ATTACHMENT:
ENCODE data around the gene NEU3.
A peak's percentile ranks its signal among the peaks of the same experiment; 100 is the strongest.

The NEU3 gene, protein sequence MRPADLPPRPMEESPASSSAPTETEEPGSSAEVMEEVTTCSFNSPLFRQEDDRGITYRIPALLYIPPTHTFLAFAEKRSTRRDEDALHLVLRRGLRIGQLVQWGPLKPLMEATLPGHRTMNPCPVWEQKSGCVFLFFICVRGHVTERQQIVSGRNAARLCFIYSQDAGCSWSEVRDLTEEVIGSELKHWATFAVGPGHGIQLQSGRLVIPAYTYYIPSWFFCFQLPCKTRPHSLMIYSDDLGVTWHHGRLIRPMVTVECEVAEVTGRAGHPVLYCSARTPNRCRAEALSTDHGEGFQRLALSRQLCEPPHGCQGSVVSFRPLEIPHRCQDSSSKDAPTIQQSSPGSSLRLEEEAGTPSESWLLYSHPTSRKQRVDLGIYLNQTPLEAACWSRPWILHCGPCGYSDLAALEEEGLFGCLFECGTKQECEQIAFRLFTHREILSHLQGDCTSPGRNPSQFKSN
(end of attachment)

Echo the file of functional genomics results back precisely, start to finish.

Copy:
ENCODE data around the gene NEU3.
A peak's percentile ranks its signal among the peaks of the same experiment; 100 is the strongest.

The NEU3 gene, protein sequence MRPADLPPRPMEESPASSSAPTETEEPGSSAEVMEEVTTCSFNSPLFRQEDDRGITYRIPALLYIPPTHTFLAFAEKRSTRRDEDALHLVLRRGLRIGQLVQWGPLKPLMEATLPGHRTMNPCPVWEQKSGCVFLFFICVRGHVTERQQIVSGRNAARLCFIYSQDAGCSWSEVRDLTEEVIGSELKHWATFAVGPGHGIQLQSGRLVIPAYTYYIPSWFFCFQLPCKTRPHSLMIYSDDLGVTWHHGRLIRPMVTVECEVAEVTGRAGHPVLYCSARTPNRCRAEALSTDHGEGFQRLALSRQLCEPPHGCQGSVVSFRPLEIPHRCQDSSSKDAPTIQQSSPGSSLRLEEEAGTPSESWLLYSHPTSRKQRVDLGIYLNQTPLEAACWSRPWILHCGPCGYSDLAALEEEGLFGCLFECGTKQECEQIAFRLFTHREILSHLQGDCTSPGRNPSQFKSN